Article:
Both Lankford and Williams involved the alleged respondeat-superior liability of timber companies whose relationship with and activities in regard to timber harvesters were similar to those of Union Camp to Evergreen and Cobb. In Lankford, International Paper Company ("IPCo") owned land on which Gulf Lumber Company ("Gulf') had contracted for the right to cut and remove certain timber. Gulf contracted with Stimpson Forestry Products, Inc. ("Stimpson"), to cut the timber. Stimpson, in turn, subcontracted the logging work to Oscar Rivers and Rivers Tree Service, a professional logging company. When one of Rivers's employees was involved in an automobile accident that resulted in the death of Lankford's husband, Lankford filed a wrongful-death action, alleging that Stimpson, Gulf, and IPCo were liable under the doctrine of respondeat superior for her husband's death. Evidence was presented indicating that IPCo sent foresters to the area being cut to inspect and to ensure that the timber was cut in compliance with the timbercutting agreement between IPCo and Gulf. Among other things, IPCo foresters would determine whether the stumps left after the cutting were the correct height, whether trash had been removed, whether the loggers were cutting the trees that had been designated for cutting, whether the roads or any structures the loggers had damaged had been repaired, and whether the roads, property lines, streams, and drainage ditches were clear of logs, timber, limbs, and debris. If an IPCo forester found a problem, he would contact Gulf or Stimpson and Gulf or Stimpson in turn would inform Rivers of the problem. Lankford, 597 So.2d at 1343. This Court held that the trial court's summary judgment in IPCo's favor as to Lankford's claim alleging respondeat-superior liability was proper because Lankford had failed to present substantial evidence that IPCo had reserved any right of control over the manner in which Rivers's work was done. The Court stated:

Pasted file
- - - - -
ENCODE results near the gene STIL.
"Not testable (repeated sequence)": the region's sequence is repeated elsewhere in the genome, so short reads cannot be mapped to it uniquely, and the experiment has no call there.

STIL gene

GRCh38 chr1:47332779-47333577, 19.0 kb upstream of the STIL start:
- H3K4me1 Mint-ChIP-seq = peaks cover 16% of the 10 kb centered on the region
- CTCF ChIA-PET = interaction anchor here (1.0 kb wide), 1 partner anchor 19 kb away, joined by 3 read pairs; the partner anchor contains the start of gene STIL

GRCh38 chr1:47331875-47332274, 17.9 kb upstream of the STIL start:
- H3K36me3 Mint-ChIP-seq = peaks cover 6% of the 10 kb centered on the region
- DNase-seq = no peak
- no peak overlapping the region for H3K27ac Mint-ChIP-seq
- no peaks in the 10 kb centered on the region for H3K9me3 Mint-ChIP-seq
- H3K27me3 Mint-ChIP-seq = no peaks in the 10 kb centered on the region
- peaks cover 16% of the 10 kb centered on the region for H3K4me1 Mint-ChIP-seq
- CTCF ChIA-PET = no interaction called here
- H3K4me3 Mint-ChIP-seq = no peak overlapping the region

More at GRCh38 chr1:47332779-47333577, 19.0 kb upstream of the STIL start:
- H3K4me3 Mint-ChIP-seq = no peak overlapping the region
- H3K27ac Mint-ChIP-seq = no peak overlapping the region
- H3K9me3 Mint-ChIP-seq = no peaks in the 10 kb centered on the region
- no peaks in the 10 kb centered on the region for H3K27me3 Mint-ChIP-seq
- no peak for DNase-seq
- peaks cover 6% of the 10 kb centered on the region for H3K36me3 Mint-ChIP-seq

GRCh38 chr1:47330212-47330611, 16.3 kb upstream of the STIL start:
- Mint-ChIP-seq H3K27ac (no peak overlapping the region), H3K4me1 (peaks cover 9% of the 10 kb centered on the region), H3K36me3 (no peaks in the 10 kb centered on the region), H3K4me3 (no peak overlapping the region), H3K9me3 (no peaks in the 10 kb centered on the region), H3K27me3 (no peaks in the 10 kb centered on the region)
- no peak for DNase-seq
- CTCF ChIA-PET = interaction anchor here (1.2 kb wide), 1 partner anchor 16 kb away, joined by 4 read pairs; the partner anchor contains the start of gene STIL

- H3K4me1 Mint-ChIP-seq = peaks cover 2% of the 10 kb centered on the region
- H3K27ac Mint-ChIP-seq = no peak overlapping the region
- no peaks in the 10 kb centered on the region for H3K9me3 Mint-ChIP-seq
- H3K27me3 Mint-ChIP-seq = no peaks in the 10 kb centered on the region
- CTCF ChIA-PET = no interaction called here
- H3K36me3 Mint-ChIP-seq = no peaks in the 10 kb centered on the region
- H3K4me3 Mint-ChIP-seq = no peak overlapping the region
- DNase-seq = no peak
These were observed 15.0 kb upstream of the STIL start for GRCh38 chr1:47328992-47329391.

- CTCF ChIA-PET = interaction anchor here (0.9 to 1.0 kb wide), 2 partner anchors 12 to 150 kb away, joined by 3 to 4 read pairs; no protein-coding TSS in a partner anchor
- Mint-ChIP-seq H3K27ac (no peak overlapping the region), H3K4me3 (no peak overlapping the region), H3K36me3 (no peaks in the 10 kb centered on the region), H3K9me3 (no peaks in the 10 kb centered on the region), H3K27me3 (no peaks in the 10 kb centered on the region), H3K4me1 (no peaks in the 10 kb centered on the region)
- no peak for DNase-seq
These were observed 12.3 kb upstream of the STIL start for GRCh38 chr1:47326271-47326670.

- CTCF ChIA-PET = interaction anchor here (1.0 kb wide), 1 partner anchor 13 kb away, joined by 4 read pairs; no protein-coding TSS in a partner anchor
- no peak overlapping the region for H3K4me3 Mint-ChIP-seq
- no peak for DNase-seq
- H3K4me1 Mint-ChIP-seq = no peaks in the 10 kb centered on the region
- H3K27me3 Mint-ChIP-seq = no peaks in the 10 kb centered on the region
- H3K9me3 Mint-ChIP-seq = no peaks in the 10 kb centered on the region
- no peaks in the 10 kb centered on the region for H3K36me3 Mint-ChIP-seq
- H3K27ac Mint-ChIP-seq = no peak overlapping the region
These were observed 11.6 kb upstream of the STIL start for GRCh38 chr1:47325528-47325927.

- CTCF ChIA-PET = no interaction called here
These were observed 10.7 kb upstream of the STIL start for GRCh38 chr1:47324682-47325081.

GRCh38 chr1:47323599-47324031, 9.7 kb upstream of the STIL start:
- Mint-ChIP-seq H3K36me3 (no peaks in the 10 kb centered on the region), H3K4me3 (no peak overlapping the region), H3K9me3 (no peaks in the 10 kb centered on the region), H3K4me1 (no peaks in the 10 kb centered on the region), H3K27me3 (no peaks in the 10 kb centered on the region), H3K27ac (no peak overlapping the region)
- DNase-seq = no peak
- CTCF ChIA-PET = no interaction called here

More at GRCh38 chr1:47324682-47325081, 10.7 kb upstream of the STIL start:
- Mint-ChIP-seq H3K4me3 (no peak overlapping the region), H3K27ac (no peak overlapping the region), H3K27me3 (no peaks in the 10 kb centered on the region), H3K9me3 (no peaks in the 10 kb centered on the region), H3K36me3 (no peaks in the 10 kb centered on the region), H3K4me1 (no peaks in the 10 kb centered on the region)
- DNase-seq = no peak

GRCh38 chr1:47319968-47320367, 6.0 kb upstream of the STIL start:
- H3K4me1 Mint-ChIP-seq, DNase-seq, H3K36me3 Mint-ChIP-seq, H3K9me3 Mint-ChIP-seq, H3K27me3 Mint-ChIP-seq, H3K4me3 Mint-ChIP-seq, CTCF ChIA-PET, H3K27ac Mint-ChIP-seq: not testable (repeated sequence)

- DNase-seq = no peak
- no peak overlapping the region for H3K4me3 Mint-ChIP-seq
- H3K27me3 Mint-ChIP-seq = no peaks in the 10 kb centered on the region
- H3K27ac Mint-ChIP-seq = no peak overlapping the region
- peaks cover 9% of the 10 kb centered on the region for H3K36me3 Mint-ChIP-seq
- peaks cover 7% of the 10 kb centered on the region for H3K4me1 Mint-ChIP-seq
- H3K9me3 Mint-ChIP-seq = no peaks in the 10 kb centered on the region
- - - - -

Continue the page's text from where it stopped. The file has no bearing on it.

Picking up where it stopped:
"The right to control the means by which the work of a purported independent contractor is done was not established by showing that IPCo retained the right to supervise or inspect the job site to make sure that Gulf and Rivers were performing in conformity with the contract.... IPCo did not tell Rivers how to cut the trees, how to load his truck or how to haul the wood. IPCo also did not supply Rivers with any trucks, equipment, or fuel to use in the removal of the timber. IPCo did not have any say as to how much wood Rivers cut, how many days a week he worked, or how many hours he worked each day. "Although IPCo had a wood supply agreement with Stimpson and Rivers did deliver pulpwood to IPCo, IPCo did not issue any checks to Rivers. Rivers's delivery of pulpwood to IPCo does not indicate that IPCo retained any right of control over the manner in which Rivers completed his work."

Lankford, 597 So.2d at 1343-44. Thus, the Court held that the summary judgment was proper as to IPCo, because the evidence showed that Rivers was an independent contractor.

Likewise, in Williams, we held that summary judgment was proper against the plaintiff on a claim alleging respondeat-superior liability, where the only evidence presented was that the defendant, the owner of property from which timber was harvested, performed inspections to make sure that the right trees were harvested and supervised compliance with the contract specifications. We held that this evidence was insufficient to support an inference that the property owner controlled the manner in which the logging company performed its work. Williams, 442 So.2d at 21-22.